Having both been brought up in families who live active lifestyles, we were both inspired from a young age to love staying fit and especially to love the outdoors. Over the years, exercise, for both of us, has become a very natural part of your everyday lives (as any repetitive behaviour does). We love the outdoors and would both choose to be exercising outside WAAY over a gym workout. Due to neither of us ever choosing to exercise to ‘lose weight’, we haven’t had to focus much on the eating side of things…
But Kit does have a story
I, Kit, have always been fit and active (as mentioned above) but as many girls know, weight-related issues don’t always stem from being over-weight but rather develop in the space between our ears (in our heads). I’m a natural go-getter, I’m competitive and rarely ‘stop to smell the roses’, it’s how I’m wired and I’m okay with it. But sometimes, in our pursuit for happiness, acceptance, success, the extremes of our personalities lead us astray… and this couldn’t have been truer for me. 10 years ago exactly, I developed an eating disorder, along with an obsession to control everything. I was fortunate to catch it quickly (with help from friends and family) and even went into in-patient treatment for 6 weeks. Of course, on day 1 in the clinic, I was already telling my psychologists how I was going to be the best success case that they’d ever had; to which they responded with “Caitlyn, it’s okay if you’re not the best anything. That’s actually why you’re here.” (I can laugh at this now but didn’t see the humour then).
My time in the clinic changed my life. I learnt that it was okay to not be okay. I let down my guard and learnt to embrace ALL of me. I learnt that an eating disorder was much like any disorder, a thinking problem, not a weight one. I lived on an eating plan for a good 6 months post-clinic to help me to re-establish healthy eating habits (everything in moderation) and then spent the following few years journeying with myself, and establishing a life that I loved waking up to, every damn day. (Cos lets be honest, being skinny will NEVER equal happiness, nor will abs or a fancy home/car). It started with little choices to give myself permission to try new things, to let go of a bit of control, to accept that I’m crazy driven but fun at the same time, to make notes of what made me truly happy (like swinging on swings, swims in the sea, chai tea) and I created a life, in time, that I loved.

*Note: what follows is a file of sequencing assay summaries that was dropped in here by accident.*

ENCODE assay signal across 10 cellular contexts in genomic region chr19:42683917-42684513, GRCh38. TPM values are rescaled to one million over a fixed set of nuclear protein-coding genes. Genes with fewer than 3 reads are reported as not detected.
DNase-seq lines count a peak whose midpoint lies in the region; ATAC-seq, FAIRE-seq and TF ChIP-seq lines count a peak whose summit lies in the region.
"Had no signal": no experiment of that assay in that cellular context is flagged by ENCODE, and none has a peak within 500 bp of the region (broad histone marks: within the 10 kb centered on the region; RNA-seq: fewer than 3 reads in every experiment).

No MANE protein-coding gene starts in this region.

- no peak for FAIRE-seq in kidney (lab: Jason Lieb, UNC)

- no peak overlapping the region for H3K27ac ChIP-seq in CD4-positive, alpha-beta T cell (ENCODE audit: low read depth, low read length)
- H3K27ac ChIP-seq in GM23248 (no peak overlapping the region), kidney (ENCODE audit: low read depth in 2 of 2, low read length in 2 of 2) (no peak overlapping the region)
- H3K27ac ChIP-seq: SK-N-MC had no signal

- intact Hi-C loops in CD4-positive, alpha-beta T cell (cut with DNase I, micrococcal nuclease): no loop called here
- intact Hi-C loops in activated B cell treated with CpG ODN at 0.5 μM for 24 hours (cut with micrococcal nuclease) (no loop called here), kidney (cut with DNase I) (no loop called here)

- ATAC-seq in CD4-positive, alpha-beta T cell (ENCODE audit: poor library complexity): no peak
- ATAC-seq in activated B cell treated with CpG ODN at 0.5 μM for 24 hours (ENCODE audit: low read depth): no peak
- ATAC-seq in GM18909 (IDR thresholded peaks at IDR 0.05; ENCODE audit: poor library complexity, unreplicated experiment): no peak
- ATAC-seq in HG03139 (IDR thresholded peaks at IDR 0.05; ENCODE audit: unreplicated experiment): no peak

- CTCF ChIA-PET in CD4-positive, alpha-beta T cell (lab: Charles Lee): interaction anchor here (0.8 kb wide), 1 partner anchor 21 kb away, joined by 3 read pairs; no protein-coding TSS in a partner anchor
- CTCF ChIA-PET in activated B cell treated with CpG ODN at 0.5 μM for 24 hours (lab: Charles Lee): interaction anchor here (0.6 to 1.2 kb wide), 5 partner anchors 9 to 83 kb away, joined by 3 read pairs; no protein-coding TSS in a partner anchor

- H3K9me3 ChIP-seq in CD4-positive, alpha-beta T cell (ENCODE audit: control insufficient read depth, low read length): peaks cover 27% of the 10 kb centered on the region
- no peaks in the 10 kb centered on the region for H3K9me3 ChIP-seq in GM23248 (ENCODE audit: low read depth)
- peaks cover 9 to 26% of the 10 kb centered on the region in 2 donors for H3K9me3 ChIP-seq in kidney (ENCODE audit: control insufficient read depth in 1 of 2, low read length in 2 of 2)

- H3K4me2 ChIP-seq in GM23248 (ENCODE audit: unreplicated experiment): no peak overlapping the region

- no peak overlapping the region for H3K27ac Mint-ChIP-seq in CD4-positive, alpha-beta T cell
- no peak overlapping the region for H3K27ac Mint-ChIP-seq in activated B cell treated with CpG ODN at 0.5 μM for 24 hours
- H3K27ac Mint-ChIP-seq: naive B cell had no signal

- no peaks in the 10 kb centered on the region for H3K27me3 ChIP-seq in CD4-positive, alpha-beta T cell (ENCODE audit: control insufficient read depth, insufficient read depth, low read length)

My life may not be everyone’s ideal, like the fact that I wake up before the sun rises (I’m writing this at 4:30am at 38 weeks pregnant), love exercise but will happily eat a whole pizza and that I am asleep on the couch by 8:30pm. I gave myself permission, over the years, to feel difficult emotions and to stop running from them (towards food, exercise – you know the drill). I slowed down and made active choices to live a life that felt GOOD, this meant stopping running all together at times (if it felt like it was becoming obsessive) as well as fighting the idea that exercise can cancel out unhealthy food choices. For a while, pizza on a Friday night meant no run on a Saturday; this helped me to start making intentional choices to love my body and the choices I made everyday, rather than hating on my body and making everything a numbers game.
I can now happily eat a full pizza without a glimpse of guilt; I can stop running for months and be okay with it. It wasn’t an easy journey but it was so worth every intentional action I’ve taken to learn to love myself (and the journey continues everyday). So NO I don’t follow an eating plan, in fact, you’d probably be shocked that I eat some of the foods that I do, but that’s okay. For the most part, I eat well – cereal breakfast, mid-morning fruit/crackers (occasional croissant), lunch (leftovers from dinner mainly), a snack (biscuit, fruit, smoothie) and then a standard dinner (protein, carbs and veg) and of course a couple pieces of chocolate post-dinner. I don’t obsess over what I eat, but rather try to be mindful when eating and not just ‘eating for the sake of it’. And fortunately, due to my self-love journey, and 6 years of Psych-studying, I now get to inspire audiences (and coach individuals) around SA on how to create lives and bodies that they love.
In conclusion, are we anti-eating plans or diets?
No. Not at all. Neither of us obsess over food (we actually had a pizza evening, and no not healthy-carb-free-pizza, together just last night) but we do understand the importance of healing your relationship with food and reching a weight that your body is comfortable at (i.e: maintainable not unrealistic) and if that takes an eating plan of some-sort then we’re all for it. In saying that, we are definitely not into extremes and fail to see the benefit in ‘starving yourself’ or being ‘overly strict’ only to pile on the weight a few months later. We both love including all food groups into our diets, and appreciate eating plans that encourage people to do the same; ultimately allowing these new habits to actually last.
Karen Bishop, the dietitian who wrote our Nutritional Guide for Pregnancy, is a phenomenal dietitian based in Kloof, KZN, for anyone needing some nutritional guidance around reclaiming their love for their body and establishing good eating habits. She can be contacted via her website here.